Elderly home owners can, when they have the need, avail themselves of the Pension Loans Scheme, the government’s reverse mortgage, which has been increased in this budget. It is sad to think pensioners in our society who have worked hard for years to pay off their mortgage have the need to go cap-in-hand to the Government for a reverse mortgage hand out.
No, in my opinion, there is nothing in this budget for pensioners to be happy, regardless of their personal financial situation. Those receiving a full or part-pension or those self-funded receive no relief. The cost of daily essentials continues to rise and pensioners are seeing no further increase to their bottom line – now or in the future.
This budget can only be seen as an election budget. The government would have you believe it is a budget that invests in jobs whilst providing a platform for recovery from the pandemic. It must be noted that the promises the budget contains do not have an immediate start, but are incoming over several years – particularly after May 2022, when there just happens to be the need for an election.
I’ve been a pensioner for many years. It is hard to continue to be concerned with the future when my time on this earth is somewhat limited. It appears to me that there is more emphasis on the need for work and provisions for retirement than there are on the choices for families together with the need for personal achievement. Such is the priority for employment that the welfare of children is being sacrificed with parents encouraged by our governments to send their children (some as young as six weeks old) to daycare, rather than encourage them to stay and home.
There are no provisions or allowances for parents who do stay home to bring up their children, and in my opinion there should be! Surely it is more cost effective to pay a parent to stay at home looking after their children than it is to provide all these systems. Wouldn’t it create jobs, too, for young people looking to enter the workforce? That has to be a good thing.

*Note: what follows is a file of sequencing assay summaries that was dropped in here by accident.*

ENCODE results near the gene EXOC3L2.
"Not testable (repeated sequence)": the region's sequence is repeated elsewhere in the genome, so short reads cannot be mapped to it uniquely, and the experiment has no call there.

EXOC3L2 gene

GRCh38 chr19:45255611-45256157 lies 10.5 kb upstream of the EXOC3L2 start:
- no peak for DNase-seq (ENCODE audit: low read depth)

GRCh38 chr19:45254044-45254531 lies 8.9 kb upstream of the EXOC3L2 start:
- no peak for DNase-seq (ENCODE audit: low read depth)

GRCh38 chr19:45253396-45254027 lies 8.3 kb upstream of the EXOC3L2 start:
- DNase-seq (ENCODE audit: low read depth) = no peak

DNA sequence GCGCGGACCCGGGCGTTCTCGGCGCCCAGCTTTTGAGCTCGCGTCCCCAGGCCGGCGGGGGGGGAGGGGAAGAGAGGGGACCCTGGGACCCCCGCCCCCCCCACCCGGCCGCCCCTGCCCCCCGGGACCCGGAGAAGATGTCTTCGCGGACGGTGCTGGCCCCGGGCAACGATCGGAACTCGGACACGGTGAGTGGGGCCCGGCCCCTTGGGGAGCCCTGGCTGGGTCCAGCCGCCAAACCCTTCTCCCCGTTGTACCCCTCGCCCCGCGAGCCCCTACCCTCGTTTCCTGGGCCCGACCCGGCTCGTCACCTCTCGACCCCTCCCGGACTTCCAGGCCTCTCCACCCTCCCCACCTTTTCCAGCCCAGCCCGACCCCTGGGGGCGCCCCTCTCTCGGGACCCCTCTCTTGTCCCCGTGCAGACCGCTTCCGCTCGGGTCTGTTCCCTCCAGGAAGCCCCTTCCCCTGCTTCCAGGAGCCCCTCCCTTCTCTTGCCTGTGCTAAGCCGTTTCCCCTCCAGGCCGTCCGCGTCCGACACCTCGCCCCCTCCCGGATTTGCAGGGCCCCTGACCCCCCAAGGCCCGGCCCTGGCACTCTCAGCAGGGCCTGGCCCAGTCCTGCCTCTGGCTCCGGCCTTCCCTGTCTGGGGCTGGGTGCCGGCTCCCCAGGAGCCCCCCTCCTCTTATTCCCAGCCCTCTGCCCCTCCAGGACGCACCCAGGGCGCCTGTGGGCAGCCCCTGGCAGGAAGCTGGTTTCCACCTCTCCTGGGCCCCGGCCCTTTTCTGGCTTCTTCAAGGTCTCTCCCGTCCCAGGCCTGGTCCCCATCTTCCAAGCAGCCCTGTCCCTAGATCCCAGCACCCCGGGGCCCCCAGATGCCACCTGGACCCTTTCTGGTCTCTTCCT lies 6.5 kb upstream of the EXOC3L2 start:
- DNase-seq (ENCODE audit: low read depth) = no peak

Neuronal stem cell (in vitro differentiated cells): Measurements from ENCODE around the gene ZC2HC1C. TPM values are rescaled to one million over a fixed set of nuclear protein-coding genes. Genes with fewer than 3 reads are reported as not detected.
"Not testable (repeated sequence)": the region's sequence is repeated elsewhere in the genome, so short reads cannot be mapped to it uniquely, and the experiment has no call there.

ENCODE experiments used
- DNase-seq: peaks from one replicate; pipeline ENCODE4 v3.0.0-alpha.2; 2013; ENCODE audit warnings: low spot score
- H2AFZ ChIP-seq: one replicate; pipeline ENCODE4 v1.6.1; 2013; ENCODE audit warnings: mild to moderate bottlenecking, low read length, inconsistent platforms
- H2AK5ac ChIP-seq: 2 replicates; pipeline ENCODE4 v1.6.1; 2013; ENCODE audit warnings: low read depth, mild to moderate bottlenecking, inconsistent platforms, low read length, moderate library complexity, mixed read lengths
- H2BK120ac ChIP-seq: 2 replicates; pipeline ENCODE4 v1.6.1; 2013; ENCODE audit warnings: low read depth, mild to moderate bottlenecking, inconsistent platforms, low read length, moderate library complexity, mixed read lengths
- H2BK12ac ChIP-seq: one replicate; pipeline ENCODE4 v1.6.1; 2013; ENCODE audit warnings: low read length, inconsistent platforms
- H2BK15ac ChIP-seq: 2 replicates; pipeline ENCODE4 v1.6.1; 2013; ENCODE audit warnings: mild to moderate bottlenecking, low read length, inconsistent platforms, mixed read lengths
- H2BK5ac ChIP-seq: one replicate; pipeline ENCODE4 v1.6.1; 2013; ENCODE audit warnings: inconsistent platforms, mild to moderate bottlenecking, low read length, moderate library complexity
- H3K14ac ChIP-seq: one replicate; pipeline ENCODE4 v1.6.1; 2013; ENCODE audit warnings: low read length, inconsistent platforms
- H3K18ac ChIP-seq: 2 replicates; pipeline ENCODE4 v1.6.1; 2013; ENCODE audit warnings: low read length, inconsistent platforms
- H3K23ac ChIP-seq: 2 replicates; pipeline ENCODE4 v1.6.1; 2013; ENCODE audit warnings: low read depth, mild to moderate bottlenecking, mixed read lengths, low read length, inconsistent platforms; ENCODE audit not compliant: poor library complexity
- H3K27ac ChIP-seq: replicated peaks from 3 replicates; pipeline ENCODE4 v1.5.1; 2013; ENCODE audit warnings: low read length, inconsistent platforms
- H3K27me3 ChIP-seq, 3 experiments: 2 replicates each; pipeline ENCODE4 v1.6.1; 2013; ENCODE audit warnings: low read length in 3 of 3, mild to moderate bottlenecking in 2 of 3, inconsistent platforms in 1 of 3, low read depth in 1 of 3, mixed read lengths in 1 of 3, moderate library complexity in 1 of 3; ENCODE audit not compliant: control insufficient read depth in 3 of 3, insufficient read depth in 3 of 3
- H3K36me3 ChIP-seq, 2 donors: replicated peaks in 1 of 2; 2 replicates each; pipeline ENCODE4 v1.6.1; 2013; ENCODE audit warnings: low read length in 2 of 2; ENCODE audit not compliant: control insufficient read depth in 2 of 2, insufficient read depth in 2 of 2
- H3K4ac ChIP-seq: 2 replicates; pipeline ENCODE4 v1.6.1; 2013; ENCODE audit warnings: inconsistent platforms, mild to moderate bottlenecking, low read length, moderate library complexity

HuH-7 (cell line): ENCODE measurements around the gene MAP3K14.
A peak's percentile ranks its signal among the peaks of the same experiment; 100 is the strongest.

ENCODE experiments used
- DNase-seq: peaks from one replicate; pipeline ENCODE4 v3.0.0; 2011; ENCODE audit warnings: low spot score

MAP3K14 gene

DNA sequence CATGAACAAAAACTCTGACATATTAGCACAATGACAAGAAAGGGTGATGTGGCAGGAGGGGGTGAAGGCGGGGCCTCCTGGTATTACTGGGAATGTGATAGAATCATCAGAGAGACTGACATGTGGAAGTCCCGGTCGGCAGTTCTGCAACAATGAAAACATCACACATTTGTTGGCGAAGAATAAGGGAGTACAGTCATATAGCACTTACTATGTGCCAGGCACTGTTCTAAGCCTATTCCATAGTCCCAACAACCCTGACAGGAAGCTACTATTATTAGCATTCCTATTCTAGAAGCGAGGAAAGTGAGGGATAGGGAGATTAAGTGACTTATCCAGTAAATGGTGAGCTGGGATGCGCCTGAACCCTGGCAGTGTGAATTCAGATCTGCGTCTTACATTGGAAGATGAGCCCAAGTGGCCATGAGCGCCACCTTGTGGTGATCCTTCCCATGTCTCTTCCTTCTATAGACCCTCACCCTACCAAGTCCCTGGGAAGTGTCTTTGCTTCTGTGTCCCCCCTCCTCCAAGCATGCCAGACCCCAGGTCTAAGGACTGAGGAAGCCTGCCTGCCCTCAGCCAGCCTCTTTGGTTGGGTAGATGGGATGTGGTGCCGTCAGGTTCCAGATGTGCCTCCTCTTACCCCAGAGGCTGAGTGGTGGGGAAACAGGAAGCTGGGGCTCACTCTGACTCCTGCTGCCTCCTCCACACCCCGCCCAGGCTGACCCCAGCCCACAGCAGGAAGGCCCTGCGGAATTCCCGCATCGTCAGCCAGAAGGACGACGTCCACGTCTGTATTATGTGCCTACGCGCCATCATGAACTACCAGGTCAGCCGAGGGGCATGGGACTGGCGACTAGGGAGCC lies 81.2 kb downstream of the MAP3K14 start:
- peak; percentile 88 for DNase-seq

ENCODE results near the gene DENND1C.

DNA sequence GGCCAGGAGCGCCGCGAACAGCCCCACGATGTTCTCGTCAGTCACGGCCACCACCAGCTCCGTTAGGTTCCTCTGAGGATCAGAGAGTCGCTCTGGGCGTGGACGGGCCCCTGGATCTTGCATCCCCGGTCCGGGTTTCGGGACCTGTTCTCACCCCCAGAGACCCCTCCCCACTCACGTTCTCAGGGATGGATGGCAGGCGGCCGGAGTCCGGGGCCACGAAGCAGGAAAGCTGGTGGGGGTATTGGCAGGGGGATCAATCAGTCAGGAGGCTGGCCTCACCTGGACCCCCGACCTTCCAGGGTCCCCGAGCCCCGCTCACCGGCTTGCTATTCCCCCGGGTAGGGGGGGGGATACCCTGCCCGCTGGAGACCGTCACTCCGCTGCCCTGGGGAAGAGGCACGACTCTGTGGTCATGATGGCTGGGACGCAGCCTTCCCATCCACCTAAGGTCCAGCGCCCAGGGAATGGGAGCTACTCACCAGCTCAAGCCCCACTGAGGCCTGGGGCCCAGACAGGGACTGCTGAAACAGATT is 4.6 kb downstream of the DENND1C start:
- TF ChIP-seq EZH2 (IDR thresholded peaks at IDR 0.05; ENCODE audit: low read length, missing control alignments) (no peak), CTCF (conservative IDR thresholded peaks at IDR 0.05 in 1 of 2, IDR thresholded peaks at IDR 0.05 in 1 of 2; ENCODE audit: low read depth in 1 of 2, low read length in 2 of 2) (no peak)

This budget sees the return of dangerous money lending policies guaranteed by the government. Housing loans are to be made available to single parents on a 2 per cent deposit with an additional 18 per cent deposit being guarantee by the government. With median property prices being almost unachievable for most families, how many single parents will be able to afford — what will be — a substantial mortgage? I can only see this as being a recipe for disaster.
The problems with buying a house are purely and simply housing affordability. The cost of property has gone beyond what regular, hard-working families can afford and until people realise the need to move to regional areas the problem will surely continue. This opens up the problem of lack of employment. We really have made it hard for ourselves.
The only real benefit contained in this budget in my opinion is the major injection of funds into the area of mental heath. For whatever the reason, people are suffering from mental heath issues, the injection of funds is really positive and fundamental to ensure those people receive the treatment needed.
As I said before, I consider this budget does very little but increase our total nett deficit as a nation to a level that (apparently) is acceptable when compared with other Western nations. The budget spends, spends, spends for short-term electoral gain and at some time in the future we will pay the price.
In the meantime pensioners carry on with life, some well off and some with nothing. I doubt it will happen in my lifetime, but I look for the day when people will come before the economy and profit. Also, with the increase in military spending in this budget, I am also wondering what the government is keeping from us.